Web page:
Session Time: 12:30pm-2:00pm
Location: Research Hub - Kiosk 2
Disclosures: Shiv J. Patel: Nothing to disclose
Case Description: On presentation, this physically active patient described a chronic, intermittent, throbbing right sided knee pain with severity rated 2/10 on average. It was aggravated with squatting and lunging and relieved with rest and icing. On physical exam, he had decreased range of motion to knee extension. Ultrasound (US) revealed hypoechogenicity and evidence of partial intrasubstance tearing within the right patellar tendon. Conservative management with physical therapy was recommended. At 3-month follow-up, the patient reported significant resolution of right anterior and inferior knee pain but reported a new, sharp, intermittent, right suprapatellar pain. US revealed new onset suprapatellar effusion and hypoechoic intrasubstance tendinopathy and calcific enthesopathy of the right quadriceps tendon. Further evaluation with MRI revealed no additional findings. However, dynamic US revealed an anterior capsular tear with a suprapatellar effusion communicating into the vastus intermedius fibers of the quadriceps tendon when the knee was positioned in extension.
Setting: Outpatient Sports Medicine Clinic.
Patient: An active 31-year-old male with anterior and inferior right patellar pain.
Assessment/Results: Four months from initial presentation, the patient showed continued improvement in patellar tendinopathy pain. Plain film on x-ray suggested patella alta with a Blackburne-Peel Index greater than 1, possibly predisposing the patient to this anterior capsular tear. We recommended nonoperative management, but if the pain and symptoms fail to resolve, we will consider surgical repair of the capsule.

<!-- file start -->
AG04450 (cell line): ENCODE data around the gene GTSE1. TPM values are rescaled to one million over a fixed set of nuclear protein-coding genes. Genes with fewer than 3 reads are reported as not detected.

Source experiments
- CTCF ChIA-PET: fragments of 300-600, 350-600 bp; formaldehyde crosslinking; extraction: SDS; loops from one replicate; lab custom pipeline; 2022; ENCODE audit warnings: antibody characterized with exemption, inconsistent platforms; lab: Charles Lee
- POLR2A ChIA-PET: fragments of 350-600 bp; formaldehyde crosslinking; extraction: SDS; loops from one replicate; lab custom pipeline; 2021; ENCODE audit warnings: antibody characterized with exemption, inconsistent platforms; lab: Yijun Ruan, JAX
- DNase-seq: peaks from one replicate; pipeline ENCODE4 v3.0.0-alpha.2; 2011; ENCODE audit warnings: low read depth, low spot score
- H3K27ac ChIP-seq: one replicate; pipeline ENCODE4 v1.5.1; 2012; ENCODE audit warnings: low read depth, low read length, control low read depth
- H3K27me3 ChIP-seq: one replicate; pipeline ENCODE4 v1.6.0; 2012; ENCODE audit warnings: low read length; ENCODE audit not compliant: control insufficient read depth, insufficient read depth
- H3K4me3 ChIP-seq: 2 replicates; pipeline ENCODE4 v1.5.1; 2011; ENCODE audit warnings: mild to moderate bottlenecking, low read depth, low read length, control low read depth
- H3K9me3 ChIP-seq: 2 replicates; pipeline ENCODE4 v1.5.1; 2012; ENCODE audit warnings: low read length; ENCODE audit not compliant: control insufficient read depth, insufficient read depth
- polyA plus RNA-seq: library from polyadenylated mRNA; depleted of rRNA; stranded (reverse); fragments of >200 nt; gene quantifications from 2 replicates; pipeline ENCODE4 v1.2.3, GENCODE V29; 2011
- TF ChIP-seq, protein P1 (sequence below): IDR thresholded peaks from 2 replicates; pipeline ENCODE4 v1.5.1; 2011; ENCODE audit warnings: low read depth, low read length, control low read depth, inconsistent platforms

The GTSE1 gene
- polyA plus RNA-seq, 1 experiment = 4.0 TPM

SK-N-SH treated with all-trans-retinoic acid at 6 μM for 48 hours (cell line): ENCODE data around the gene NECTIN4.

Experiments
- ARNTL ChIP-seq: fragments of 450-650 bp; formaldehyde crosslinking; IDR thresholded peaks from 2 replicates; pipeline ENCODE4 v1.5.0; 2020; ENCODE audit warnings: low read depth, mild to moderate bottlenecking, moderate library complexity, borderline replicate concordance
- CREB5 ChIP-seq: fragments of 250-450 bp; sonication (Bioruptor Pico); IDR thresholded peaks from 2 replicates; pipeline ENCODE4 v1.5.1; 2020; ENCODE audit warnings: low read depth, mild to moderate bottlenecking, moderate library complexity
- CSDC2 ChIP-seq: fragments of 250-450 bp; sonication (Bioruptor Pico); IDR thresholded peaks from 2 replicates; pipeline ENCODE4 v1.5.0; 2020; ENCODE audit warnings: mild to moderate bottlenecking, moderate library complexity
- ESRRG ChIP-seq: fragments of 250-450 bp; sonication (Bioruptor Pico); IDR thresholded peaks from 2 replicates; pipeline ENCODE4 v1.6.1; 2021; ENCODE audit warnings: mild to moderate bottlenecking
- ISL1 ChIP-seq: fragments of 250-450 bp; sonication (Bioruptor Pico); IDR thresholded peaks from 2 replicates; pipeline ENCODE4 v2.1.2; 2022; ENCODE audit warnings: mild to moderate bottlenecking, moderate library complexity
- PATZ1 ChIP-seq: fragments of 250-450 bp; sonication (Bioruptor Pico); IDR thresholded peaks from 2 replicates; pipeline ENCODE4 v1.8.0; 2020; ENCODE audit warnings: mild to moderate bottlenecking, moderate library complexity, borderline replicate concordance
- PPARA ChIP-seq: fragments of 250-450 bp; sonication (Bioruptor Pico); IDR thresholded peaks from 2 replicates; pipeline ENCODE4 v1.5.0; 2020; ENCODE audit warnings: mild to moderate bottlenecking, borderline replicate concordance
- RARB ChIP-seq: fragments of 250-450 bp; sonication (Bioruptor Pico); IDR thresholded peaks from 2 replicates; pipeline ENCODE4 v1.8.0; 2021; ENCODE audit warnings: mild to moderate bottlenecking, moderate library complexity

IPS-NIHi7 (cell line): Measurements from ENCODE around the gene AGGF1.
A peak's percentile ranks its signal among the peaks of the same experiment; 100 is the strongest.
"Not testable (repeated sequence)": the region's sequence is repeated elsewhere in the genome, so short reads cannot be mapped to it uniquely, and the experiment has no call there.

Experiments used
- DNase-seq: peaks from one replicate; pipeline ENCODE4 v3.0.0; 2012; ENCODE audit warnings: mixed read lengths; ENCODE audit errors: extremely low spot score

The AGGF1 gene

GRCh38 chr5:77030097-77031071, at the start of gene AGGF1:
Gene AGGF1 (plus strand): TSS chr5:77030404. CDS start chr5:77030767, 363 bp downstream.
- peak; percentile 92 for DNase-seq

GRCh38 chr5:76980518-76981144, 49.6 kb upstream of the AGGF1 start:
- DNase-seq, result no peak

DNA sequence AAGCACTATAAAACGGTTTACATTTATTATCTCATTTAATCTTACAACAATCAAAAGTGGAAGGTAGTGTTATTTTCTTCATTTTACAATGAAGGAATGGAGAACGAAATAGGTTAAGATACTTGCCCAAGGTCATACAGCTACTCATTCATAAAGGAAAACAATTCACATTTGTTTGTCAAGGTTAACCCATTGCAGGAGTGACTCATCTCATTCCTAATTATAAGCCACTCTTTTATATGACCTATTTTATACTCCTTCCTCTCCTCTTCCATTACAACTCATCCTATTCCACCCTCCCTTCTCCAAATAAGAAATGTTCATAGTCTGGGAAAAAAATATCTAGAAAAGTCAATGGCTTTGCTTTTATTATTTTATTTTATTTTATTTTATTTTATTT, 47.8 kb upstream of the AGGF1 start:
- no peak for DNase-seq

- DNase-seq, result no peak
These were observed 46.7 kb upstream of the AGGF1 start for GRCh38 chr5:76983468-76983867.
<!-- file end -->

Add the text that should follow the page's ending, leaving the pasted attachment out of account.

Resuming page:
Discussion: This is a novel case report, to our knowledge, of patellar tendinopathy complicated by an anterior capsular tear communicating with vastus intermedius fibers, possibly due to the predisposing biomechanical risk factor of patella alta. Despite resolution of patellar tendinopathy, the patient had continued proximal quadriceps tendon pain that was only apparent through dynamic ultrasound compared to MRI.
Conclusion: Dynamic ultrasound should be considered as first line diagnostic imaging when evaluating persistent anterior quadriceps pain.
Level of Evidence: Level V
To cite this abstract in AMA style:Patel SJ, Singh JA, Epstein MH, Jayaram P. Dynamic Ultrasound Reveals Anterior Capsular Tear with Vastus Intermedius Communication Following Treatment for Patellar Tendinopathy: A Case Report [abstract]. PM R. 2019; 11(S2)(suppl 2). https://pmrjabstracts.org/abstract/dynamic-ultrasound-reveals-anterior-capsular-tear-with-vastus-intermedius-communication-following-treatment-for-patellar-tendinopathy-a-case-report/. Accessed December 9, 2023.
« Back to AAPM&R Annual Assembly 2019
PM&R Meeting Abstracts - https://pmrjabstracts.org/abstract/dynamic-ultrasound-reveals-anterior-capsular-tear-with-vastus-intermedius-communication-following-treatment-for-patellar-tendinopathy-a-case-report/